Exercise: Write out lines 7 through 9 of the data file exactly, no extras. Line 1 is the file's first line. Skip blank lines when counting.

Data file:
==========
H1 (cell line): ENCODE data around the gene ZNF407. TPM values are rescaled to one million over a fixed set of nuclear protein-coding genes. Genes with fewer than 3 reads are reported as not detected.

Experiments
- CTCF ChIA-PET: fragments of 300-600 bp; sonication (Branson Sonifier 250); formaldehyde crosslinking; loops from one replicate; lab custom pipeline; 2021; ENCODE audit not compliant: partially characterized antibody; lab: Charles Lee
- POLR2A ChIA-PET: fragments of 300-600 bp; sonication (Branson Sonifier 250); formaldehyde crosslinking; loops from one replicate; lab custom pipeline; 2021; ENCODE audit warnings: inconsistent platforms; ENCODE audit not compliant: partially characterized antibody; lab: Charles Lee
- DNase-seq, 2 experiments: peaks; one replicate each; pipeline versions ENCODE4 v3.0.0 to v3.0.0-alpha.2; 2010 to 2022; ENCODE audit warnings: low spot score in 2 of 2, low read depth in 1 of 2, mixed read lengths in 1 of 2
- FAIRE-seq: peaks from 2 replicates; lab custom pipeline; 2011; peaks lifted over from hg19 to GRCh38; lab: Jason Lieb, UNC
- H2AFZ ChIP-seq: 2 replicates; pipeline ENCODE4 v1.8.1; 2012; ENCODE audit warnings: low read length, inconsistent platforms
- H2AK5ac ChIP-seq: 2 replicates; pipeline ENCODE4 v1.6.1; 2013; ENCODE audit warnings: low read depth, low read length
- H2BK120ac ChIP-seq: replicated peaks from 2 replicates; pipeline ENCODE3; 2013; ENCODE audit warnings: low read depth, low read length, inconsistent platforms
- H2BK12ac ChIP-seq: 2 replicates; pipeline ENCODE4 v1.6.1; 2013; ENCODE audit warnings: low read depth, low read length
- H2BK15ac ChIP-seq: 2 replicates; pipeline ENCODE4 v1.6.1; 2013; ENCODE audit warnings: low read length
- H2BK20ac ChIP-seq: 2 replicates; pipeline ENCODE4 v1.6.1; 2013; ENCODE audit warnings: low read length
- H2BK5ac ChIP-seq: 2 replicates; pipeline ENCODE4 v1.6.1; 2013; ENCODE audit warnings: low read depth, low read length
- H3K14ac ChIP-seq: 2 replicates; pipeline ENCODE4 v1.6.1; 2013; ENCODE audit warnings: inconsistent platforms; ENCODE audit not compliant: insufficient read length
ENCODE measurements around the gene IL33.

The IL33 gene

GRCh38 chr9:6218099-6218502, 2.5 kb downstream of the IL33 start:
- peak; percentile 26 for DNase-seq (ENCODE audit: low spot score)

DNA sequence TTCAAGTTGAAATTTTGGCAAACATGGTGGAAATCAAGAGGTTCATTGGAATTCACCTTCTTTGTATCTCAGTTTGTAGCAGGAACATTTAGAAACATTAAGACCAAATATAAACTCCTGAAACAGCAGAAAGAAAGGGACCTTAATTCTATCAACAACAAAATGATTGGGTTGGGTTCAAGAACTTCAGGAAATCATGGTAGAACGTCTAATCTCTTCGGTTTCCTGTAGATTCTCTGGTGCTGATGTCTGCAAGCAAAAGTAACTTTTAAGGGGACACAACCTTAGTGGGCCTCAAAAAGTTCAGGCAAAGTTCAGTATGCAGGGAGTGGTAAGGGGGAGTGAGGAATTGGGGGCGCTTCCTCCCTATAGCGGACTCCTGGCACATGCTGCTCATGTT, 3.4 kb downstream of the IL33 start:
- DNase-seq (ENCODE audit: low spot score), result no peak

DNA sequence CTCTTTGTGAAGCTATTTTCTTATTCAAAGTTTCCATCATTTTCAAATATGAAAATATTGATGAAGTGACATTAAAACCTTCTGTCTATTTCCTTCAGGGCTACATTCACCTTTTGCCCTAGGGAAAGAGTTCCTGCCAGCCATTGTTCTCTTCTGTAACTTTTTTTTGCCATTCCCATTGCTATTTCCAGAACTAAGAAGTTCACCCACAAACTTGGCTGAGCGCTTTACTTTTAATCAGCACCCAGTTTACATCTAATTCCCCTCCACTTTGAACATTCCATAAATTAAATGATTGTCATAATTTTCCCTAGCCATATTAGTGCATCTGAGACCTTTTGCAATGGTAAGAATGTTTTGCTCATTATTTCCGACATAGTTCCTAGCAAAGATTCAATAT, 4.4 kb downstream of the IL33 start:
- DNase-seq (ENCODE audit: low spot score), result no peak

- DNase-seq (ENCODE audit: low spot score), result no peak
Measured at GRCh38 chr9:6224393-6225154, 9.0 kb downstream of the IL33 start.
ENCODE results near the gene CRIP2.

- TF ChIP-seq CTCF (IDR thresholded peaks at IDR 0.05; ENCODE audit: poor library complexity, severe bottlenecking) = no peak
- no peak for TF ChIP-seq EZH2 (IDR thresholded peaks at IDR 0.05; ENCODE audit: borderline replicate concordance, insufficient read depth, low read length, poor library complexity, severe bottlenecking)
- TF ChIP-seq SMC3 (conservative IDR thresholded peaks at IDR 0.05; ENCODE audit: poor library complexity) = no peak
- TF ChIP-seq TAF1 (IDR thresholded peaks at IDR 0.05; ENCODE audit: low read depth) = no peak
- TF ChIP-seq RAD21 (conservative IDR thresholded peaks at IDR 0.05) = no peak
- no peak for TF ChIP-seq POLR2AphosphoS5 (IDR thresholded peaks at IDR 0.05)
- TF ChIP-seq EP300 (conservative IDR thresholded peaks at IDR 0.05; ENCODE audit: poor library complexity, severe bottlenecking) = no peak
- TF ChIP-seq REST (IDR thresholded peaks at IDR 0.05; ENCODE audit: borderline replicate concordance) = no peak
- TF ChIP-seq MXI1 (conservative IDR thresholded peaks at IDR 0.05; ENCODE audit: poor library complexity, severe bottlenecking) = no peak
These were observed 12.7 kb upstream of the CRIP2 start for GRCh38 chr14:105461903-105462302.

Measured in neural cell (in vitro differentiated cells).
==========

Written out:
- H2AFZ ChIP-seq: 2 replicates; pipeline ENCODE4 v1.8.1; 2012; ENCODE audit warnings: low read length, inconsistent platforms
- H2AK5ac ChIP-seq: 2 replicates; pipeline ENCODE4 v1.6.1; 2013; ENCODE audit warnings: low read depth, low read length
- H2BK120ac ChIP-seq: replicated peaks from 2 replicates; pipeline ENCODE3; 2013; ENCODE audit warnings: low read depth, low read length, inconsistent platforms